Sunday, August 16, 2015

Natya Shastra by Bharata or Bharatamuni

The Natya Shastra was written by the sage Bharata or Bharatamuni who was directly inspired by the god Brahma, according to legend. It is believed to have been written during the period between 200 BCE and 200 CE. Some scholars believe it was written by various authors at different times. 

The text is written in the Sanskrit language, and consists of 6,000 sutras, or verse stanzas, incorporated in 36 chapters. There are some passages that are composed in a prose form.

The name can be loosely translated as The Textbook on Drama. Natya, or nataka means drama, and in contemporary usage does not include dance. However, nataka originally derives from the word meaning “dance” (root: nat). This suggests that in traditional Sanskrit drama, music and dancing, as well as acting, were important. The Natya Shastra is incredibly wide in its scope. It consists of minutely detailed precepts for both playwrights and actors.

Bharata describes ten types of drama ranging from one to ten acts. In addition, he lays down principles for stage design, makeup, costume, dance (various movements and gestures), a theory of aesthetics (rasas and bhavas), acting, directing and music, each in individual chapters.

Bharata sets out a detailed theory of drama comparable to the Poetics of Aristotle. He refers to bhavas, the imitations of emotions that the actors perform, and the rasas (emotional responses) that they inspire in the audience. He argues that there are eight principal rasas: love, pity, anger, disgust, heroism, awe, terror and comedy, and that plays should mix different rasas but be dominated by one.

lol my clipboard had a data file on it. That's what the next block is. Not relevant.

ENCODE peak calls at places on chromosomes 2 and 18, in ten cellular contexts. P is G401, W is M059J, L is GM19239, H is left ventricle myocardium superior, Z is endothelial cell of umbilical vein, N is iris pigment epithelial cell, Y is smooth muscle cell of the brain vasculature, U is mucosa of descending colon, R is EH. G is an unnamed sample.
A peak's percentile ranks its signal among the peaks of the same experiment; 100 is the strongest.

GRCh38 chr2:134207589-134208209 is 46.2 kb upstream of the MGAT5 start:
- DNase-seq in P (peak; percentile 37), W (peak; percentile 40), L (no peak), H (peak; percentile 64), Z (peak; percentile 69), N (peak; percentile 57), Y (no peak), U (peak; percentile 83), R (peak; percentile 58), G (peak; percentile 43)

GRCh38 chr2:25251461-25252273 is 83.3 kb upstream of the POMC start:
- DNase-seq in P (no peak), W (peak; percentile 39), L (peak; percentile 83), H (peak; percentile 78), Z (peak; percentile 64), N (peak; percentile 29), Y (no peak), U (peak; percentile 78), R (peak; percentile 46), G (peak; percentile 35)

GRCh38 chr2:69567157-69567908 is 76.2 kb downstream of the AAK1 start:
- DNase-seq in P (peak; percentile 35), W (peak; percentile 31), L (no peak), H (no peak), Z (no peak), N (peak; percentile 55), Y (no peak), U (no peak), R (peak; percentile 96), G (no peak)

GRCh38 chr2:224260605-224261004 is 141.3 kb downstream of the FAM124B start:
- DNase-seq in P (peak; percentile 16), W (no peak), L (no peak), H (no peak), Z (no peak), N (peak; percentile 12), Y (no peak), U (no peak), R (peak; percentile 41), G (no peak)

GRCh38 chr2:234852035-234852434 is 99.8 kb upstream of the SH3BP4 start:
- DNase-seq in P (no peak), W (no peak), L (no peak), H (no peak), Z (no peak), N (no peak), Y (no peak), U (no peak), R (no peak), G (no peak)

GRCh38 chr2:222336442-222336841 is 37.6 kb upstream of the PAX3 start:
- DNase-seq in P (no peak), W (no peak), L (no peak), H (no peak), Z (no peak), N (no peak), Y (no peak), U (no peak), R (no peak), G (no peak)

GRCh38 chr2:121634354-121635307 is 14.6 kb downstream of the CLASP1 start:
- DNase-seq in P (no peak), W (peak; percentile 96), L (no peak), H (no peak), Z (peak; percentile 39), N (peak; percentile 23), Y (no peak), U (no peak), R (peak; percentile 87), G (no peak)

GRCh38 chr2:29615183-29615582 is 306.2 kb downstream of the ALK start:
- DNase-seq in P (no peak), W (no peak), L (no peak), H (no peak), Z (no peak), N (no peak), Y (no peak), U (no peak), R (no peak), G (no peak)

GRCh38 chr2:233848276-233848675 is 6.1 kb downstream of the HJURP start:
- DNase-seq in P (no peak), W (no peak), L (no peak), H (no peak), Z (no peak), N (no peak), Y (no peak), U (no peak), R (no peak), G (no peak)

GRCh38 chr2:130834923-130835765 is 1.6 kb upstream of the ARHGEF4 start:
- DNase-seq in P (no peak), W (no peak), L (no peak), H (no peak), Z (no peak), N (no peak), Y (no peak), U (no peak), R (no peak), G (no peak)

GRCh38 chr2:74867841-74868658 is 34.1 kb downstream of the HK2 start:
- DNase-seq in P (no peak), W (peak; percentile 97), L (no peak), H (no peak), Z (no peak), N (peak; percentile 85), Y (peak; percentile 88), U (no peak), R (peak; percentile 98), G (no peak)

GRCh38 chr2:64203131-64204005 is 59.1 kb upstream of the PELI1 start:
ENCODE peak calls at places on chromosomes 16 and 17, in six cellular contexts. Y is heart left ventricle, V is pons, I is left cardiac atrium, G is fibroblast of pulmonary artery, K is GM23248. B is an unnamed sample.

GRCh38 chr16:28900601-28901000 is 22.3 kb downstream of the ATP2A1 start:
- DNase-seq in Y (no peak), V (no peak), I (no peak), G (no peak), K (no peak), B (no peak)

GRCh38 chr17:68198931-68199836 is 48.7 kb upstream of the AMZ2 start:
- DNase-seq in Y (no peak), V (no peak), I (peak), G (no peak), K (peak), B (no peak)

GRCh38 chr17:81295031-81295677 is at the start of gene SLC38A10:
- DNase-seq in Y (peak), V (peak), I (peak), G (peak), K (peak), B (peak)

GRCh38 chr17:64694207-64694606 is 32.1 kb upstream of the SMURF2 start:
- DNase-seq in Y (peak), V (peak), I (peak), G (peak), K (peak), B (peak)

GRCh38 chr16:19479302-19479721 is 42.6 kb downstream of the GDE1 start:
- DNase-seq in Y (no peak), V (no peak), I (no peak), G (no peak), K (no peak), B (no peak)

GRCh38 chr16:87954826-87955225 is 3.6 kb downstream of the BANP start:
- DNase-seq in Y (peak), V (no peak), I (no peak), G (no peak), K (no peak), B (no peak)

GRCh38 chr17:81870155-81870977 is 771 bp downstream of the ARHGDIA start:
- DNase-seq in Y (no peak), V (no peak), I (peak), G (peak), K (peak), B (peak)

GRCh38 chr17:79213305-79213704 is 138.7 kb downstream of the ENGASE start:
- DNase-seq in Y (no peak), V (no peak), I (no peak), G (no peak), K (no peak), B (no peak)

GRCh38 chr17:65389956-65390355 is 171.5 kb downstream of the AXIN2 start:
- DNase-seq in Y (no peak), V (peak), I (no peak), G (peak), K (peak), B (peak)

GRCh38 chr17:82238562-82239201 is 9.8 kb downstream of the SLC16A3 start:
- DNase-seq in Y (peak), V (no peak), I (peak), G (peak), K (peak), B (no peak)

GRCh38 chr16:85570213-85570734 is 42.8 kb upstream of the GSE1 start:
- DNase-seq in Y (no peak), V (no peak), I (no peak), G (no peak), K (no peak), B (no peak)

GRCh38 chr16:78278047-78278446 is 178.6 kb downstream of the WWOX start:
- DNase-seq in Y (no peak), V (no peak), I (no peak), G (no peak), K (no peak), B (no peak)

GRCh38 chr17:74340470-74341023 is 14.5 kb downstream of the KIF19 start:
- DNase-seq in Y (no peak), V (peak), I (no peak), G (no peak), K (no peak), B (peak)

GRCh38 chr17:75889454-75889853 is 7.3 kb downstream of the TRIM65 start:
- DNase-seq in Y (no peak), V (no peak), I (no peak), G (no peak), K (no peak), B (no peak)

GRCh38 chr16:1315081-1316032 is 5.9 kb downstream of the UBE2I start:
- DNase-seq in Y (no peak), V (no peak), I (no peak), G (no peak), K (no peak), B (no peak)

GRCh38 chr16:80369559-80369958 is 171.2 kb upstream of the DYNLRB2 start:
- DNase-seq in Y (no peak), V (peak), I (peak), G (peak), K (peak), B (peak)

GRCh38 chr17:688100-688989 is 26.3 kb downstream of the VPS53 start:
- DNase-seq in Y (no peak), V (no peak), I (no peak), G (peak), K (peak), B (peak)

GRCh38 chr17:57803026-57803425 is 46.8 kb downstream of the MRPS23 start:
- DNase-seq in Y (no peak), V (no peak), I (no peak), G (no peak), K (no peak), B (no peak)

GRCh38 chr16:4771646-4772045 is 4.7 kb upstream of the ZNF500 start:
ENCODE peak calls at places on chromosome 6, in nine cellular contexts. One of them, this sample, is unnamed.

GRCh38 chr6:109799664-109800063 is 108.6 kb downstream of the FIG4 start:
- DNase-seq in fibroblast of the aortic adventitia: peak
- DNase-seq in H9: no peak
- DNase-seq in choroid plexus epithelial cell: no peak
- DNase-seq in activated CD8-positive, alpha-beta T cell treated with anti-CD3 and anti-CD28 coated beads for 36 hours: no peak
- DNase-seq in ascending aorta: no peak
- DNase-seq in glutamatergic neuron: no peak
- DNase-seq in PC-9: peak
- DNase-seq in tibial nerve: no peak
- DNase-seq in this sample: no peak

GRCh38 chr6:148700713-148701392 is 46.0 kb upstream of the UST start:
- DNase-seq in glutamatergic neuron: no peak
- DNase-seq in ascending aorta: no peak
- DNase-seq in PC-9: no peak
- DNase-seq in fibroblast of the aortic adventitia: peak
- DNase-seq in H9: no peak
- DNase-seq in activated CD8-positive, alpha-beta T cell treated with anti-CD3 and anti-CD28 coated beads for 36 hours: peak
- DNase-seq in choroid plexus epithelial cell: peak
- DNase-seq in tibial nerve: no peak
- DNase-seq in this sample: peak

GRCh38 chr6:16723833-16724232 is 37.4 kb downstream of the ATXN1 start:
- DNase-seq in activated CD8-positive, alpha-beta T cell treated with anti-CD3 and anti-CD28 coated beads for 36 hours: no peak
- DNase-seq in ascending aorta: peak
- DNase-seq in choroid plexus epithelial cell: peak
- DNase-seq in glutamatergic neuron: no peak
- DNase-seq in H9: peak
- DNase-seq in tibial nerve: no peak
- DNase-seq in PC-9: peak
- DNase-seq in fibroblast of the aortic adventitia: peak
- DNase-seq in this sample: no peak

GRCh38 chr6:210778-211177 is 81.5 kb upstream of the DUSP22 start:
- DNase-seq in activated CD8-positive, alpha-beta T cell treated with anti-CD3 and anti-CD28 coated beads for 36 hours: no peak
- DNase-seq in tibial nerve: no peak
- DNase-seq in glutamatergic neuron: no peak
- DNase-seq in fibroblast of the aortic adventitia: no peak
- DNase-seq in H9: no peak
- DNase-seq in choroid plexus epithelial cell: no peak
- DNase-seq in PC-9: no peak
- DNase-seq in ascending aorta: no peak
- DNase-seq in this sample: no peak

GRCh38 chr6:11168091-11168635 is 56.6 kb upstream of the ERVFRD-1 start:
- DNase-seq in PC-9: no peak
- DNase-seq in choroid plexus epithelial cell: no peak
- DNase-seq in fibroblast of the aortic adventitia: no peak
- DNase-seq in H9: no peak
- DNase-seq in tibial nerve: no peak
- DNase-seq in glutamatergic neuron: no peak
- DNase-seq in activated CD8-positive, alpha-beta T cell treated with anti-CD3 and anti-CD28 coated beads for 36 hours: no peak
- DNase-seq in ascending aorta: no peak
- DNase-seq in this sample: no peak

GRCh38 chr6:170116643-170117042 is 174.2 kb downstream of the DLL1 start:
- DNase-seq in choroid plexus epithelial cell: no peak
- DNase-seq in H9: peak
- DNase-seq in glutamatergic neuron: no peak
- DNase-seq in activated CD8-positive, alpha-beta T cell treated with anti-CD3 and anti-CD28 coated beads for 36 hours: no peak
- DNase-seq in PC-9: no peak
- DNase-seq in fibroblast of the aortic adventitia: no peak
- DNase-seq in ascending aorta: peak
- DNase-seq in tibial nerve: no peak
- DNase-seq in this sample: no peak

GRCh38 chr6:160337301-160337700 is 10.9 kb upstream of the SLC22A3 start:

The Natya Shastra was written by the sage Bharata or Bharatamuni who was directly inspired by the god Brahma, according to legend. It is believed to have been written during the period between 200 BCE and 200 CE. Some scholars believe it was written by various authors at different times. The text is written in the Sanskrit language, and consists of 6,000 sutras, or verse stanzas, incorporated in 36 chapters. There are some passages that are composed in a prose form. The name can be loosely translated as The Textbook on Drama. Natya, or nataka means drama, and in contemporary usage does not include dance. However, nataka originally derives from the word meaning “dance” (root: nat). This suggests that in traditional Sanskrit drama, music and dancing, as well as acting, were important. The Natya Shastra is incredibly wide in its scope. It consists of minutely detailed precepts for both playwrights and actors. Bharata describes ten types of drama ranging from one to ten acts. In addition, he lays down principles for stage design, makeup, costume, dance (various movements and gestures), a theory of aesthetics (rasas and bhavas), acting, directing and music, each in individual chapters. Bharata sets out a detailed theory of drama comparable to the Poetics of Aristotle. He refers to bhavas, the imitations of emotions that the actors perform, and the rasas (emotional responses) that they inspire in the audience. He argues that there are eight principal rasas: love, pity, anger, disgust, heroism, awe, terror and comedy, and that plays should mix different rasas but be dominated by one.